All right, so it's all a struggle to preserve an artifice. It's all a struggle to make things not seem meaningless. All a fight against fear. You're scared. No need to start a club about it. Saw it in your face. And what do you think I am right now? What do you think all my sounding off is about, and what do you think all these stories are for which I've been telling as a finale to my teaching career and which - now you tell me - have not gone unappreciated. It helps to drive out fear. I don't care what you call it - explaining, evading the facts, making up meanings, taking a larger view, putting things into perspective, dodging the hear and now, education, history, fairy-tales - it helps to eliminate fear. And why do you think I'm sitting here with you now, wanting to tell you more? Don't have to go yet, do you, Price? Mum and Dad won't worry? Yes, I'll have another. Yes, I know, I'm drunk. Let me tell you another. Let me tell you - (241).

Throughout the novel, Tom has interspersed bits of information about the untold stories, the events that continue to happen, regardless of this grand history, regardless of the efforts and knowledge of man ( ex. the eels, who continue to procreate and remain a mystery, unaffected by wars; the water, which floods a town full of people with lives and stories to tell). Waterland takes place in a flat, empty land - all around, humans are reminded of their vulnerability, and ultimately, their inconsequence:

For what is water, which seeks to make all things level, which has no taste or color of its own, but a liquid form of Nothing? And what are the Fens, which so imitate in their levelness the natural disposition of water, but a landscape which, of all landscapes, most approximates to Nothing? Every Fenman secretly concedes this; every Fenman suffers now and then the illusion that the land he walks over is not there, is floating... And every Fen-child, who is given picture-books to read in which the sun bounces over mountain tops and the road of life winds through heaps of green cushions, and is taught nursery rhymes in which persons go up and down hills, is apt to demand of its elders: Why are the Fens flat? (13).

Which is the real "history"? The recordings of battles, military heroes, etc., or the little, meaningless tales that are told along the way, to make the bittersweet truth of the meaninglessness of human life, which ultimately must be realized, a little easier to bear? Which "history" is more important? (Maura McKee)

7. "So forget, indeed, your revolutions, your turning-points, your grand metamorphoses of history. Consider, instead, the slow and arduous process, the interminable and ambiguous process- the process of human siltation- of land reclamation" (Swift 10).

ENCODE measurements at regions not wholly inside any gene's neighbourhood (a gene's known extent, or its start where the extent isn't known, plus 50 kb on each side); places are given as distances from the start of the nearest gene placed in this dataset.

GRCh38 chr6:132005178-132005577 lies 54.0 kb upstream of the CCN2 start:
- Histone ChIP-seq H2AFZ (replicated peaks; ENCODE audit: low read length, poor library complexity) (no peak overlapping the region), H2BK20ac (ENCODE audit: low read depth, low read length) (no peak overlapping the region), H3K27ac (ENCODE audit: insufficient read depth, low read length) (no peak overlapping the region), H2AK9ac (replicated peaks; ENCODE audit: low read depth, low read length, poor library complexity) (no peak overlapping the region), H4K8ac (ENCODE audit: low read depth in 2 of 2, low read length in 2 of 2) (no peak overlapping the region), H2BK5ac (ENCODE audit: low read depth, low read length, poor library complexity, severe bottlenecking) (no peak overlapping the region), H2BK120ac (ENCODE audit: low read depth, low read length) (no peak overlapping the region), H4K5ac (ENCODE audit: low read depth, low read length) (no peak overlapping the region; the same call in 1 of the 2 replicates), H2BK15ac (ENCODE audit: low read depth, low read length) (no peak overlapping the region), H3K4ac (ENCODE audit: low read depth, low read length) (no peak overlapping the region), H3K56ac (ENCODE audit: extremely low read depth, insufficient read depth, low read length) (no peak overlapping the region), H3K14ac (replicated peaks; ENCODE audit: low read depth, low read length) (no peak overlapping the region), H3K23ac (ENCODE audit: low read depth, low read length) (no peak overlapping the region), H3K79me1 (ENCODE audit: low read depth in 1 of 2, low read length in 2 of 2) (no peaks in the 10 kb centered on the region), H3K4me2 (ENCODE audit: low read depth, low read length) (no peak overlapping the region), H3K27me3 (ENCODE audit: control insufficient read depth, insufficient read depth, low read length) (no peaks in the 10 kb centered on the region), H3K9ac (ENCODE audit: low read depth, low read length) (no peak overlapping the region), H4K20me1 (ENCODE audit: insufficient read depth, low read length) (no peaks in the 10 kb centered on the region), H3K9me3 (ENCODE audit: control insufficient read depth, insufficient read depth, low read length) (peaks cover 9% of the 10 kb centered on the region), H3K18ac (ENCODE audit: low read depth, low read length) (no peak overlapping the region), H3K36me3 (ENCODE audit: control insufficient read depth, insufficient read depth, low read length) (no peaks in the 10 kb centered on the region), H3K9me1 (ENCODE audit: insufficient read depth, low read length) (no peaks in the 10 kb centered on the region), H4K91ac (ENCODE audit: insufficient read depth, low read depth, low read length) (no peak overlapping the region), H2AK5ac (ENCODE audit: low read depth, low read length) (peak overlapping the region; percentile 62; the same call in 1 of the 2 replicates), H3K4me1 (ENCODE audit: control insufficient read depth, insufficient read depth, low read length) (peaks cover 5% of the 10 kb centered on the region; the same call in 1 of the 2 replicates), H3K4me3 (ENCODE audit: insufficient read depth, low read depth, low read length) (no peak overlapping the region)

"There's this thing called progress. But it doesn't progress, it doesn't go anywhere. Because as progress progresses the world can slip away. It's progress if you can stop the world slipping away. My humble model for progress is the reclamation of land" (Swift 336).

Many references are made to Tom Crick's tendency to stray from the history syllabus and tell rambling stories about his home and family. These two quotes, one from the beginning and one from the end of the novel, seem to suggest a unifying purpose to his ramblings. Taking into account his position as a history teacher in the final days not only of his career but of his department, what might that purpose be? (Megan Lynch)

8. In relating the local history of the Fenland early in Waterland, Swift frequently juxtaposes widely-known historical images (particularly from the French Revolution)with the local history of the Atkinsons in the Fenland:

While on the continent the millenium arrives, while the Bastille tumbles, Jacobins oust Girondins and there is widespread draining of blood, Thomas Atkinson studies the principles of land drainage, of river velocity and siltation. (page 69)

Is the narrator, with these comparisons, attempting to add importance to his local history by placing it in the context of textbook, world history? Or do his constant references to the French revolution contribute more to historian Tom Crick's theory of a cyclical history that he develops throughout the novel? Comment on the status and importance of history to the Here and Now, both on local and global levels. (Benjamin McAvay)